Lagerfeld & Chanel bring fantasy Paris to life at fashion week

Paris, according to lore and legend, is a city predominantly inhabited by elegant women, chic cafes and famous faces.

Visitors, of course, find the reality more down-to-earth. The French capital can sometimes seem more heavily touristed, surly and less sartorially obsessed than they might have anticipated.

But Chanel, the fashion house that is perhaps the most synonymous with Paris's reputation for glamour, is determined to keep the Paris dream alive.

On Tuesday, it pulled out all the stops as it showed off its autumn-winter women's collection in a pop-up but fully functioning, specially-built Paris cafe that served both as catwalk and as guest refreshment.

Designer Karl Lagerfeld created the cinema-grade set from scratch in the middle of a neoclassical, glass-roofed exhibition hall in the middle of the city.

Waiters in crisp white shirts and black vests carried silver trays with steaming coffee and croissants to models as they slid in to sit in one of the glass-and-brass trimmed booths or to stand nonchalantly at the wooden bar after their turn down the runway.

The vast illusory cafe was dubbed "Brasserie Gabrielle" in a nod to the famous founder Gabrielle Bonheur Chanel, nicknamed "Coco".

The resulting cafe scene was so utterly, archetypically Parisian that fans of the movies Amelie or Midnight in Paris might recognise an imagined ideal once again stage-managed into fleeting reality.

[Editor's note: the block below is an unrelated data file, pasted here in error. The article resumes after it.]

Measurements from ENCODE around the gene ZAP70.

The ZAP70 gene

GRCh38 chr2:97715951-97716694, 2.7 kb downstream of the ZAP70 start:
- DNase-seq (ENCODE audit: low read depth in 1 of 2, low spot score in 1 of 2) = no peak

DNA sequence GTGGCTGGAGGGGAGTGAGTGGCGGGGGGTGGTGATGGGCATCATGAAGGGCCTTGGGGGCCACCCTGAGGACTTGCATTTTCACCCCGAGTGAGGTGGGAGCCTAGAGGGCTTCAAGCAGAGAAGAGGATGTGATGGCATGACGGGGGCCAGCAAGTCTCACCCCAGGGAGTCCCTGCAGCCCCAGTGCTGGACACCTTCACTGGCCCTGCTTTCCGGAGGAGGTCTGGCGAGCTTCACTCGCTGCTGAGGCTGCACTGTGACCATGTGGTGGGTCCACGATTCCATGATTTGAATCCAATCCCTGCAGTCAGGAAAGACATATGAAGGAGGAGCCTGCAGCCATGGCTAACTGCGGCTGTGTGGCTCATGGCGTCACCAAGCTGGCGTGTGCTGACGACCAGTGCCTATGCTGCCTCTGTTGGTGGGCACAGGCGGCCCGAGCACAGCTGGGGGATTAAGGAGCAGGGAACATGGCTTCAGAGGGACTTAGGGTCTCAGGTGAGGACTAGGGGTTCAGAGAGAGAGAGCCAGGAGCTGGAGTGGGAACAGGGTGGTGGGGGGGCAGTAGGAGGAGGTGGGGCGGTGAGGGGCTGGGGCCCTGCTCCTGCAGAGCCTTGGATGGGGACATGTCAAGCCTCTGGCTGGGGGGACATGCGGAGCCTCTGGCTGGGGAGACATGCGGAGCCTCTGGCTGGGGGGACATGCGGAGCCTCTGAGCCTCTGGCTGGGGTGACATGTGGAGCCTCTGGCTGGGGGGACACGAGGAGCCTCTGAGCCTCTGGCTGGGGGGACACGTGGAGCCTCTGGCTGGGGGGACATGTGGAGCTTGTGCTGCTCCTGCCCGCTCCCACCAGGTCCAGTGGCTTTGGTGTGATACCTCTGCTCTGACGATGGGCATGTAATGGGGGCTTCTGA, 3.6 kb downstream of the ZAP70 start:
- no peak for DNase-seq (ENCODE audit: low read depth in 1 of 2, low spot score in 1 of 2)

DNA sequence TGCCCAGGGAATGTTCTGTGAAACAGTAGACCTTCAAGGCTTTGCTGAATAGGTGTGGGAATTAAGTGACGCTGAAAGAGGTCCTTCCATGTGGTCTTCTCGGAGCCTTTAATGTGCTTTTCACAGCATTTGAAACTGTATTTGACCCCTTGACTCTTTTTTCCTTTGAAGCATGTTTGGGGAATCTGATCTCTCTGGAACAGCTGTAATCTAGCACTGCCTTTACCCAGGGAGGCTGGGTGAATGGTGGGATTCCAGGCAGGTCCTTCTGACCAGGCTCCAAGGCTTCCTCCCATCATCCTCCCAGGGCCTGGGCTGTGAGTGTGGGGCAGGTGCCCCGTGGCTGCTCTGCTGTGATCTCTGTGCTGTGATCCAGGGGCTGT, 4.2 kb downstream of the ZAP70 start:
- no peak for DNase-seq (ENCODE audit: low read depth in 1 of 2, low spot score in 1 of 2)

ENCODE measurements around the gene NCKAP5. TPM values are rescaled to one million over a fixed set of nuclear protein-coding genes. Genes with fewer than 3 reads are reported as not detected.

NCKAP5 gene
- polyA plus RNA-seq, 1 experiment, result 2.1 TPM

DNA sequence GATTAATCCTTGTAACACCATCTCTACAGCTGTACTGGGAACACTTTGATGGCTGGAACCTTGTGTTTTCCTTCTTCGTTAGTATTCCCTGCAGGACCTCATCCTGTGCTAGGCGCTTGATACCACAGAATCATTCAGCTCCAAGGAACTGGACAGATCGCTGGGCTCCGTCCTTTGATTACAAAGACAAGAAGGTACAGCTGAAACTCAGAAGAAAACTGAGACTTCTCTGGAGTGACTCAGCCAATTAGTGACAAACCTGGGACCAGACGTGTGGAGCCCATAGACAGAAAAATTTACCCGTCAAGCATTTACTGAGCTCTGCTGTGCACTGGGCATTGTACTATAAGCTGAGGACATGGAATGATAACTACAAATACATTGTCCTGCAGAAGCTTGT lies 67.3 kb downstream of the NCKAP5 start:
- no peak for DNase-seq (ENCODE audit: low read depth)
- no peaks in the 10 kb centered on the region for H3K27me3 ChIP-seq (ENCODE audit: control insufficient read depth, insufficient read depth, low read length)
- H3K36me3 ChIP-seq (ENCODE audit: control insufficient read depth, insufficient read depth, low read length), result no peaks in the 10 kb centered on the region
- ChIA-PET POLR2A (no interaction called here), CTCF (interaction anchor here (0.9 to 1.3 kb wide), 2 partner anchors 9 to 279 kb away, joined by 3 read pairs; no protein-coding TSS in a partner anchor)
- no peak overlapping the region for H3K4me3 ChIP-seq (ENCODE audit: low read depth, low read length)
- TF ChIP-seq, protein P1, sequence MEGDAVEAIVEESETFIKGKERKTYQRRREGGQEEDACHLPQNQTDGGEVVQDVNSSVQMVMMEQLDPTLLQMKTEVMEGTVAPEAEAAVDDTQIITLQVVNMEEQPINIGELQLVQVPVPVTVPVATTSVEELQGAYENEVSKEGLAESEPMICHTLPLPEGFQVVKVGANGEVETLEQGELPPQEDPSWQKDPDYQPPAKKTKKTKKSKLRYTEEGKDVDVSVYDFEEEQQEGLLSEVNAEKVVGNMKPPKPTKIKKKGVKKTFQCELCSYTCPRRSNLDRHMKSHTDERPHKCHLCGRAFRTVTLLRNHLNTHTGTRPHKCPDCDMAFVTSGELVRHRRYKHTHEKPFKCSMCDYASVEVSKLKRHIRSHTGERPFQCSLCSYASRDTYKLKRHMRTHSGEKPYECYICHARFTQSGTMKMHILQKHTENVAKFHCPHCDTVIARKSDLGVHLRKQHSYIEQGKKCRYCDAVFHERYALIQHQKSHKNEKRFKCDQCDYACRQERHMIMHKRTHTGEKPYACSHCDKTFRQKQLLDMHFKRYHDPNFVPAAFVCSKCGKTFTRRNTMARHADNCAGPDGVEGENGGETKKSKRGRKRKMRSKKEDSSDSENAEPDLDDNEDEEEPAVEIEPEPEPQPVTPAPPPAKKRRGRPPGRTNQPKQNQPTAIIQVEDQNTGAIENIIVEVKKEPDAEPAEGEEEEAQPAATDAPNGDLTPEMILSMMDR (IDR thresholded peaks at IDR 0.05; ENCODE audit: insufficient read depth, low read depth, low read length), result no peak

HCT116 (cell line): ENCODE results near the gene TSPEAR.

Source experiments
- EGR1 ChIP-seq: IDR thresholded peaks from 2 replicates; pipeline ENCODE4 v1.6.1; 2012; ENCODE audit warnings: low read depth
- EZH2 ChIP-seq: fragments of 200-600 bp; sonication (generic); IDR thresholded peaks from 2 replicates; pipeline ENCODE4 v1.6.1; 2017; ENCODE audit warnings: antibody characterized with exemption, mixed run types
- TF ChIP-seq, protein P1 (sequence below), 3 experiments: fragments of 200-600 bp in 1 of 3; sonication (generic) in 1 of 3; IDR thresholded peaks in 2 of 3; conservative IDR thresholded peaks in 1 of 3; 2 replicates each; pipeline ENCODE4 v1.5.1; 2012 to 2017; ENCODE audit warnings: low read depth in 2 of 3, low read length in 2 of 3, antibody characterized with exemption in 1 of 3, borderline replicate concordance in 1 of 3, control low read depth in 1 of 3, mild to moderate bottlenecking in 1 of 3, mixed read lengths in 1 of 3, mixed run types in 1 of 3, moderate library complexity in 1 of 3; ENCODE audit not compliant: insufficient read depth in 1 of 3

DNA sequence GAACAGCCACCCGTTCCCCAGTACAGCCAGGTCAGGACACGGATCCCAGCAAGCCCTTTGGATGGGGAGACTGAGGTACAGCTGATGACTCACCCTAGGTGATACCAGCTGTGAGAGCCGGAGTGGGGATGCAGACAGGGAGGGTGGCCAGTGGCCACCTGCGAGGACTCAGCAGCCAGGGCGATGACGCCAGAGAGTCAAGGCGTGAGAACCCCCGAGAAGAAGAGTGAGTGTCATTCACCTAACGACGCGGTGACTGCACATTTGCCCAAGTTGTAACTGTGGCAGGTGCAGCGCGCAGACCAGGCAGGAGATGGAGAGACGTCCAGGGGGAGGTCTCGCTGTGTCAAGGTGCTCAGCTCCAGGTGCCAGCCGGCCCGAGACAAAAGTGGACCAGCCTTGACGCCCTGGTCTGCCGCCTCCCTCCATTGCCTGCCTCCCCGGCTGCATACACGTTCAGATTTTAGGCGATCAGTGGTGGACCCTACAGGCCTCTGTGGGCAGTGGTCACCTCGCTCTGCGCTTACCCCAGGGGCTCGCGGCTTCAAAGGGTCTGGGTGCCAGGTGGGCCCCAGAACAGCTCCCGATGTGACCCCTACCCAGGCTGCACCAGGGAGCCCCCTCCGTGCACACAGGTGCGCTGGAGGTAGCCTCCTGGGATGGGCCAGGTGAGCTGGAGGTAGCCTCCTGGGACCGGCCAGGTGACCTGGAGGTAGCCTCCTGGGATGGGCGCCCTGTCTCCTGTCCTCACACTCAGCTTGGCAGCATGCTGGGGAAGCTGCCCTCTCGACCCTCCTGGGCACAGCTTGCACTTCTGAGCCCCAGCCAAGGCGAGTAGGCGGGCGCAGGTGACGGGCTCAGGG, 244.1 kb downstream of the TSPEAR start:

"It's the biggest French brasserie ever," Lagerfeld boasted after the show, as he proudly stood behind the mock/real bar to speak to journalists.

"It's an idealised vision of a Paris of today that I wanted to amplify, to pour water on 'French bashing'.

"Even if the French say that France is ugly, it's not so ugly - no need to exaggerate. It's not as bad as all that."

The German designer, who lives in Paris - "I'm international, global!" he exclaimed - said he could get away with pumping up the Paris illusion because he's not French. "If a French person had done it, it would been patriotic."

Kris Jenner - an avid Chanel client and the mother of Kim Kardashian, who was attending other Paris fashion shows with husband Kanye West - said she found the cafe setting "absolutely wonderful, magnificent".

"I can't believe he (Lagerfeld) put all this together in such little time," she told AFP.

The collection models displayed in Chanel's ersatz cafe featured knee-length skirts and dress ensembles in the house's signature checkered black-and-white.

There were also two-tone numbers that showcased Chanel's take on the ubiquitous winter parka: a fashion-statement pillowed jacket complete with hood.

Other looks boasted autumn colours including bronze and dark blues, and many were accessorised with Chanel's range of instantly recognisable handbags.

All the models had their feet encased in the same shoes: cream-beige with black-toes and practical square heels.

The clothes appeared to glide in and out of a range of retro periods from the last century, their timelessness emphasised by the brasserie in the background.

Lagerfeld, who seems indefatigable at age 81, said he took great pleasure in unveiling eight collections a year, instead of the four ready-to- wear and haute couture ranges brought out by most other top-end houses, or even just the haute couture series some designer rivals like Jean Paul Gaultier have fallen back on exclusively.

Other designers "may be a little lazy", Lagerfeld said mischievously.

"You have to know in what kind of world you live. If the pace of the world is too big for you, there are other jobs. Or do half-time jobs. That's not my problem."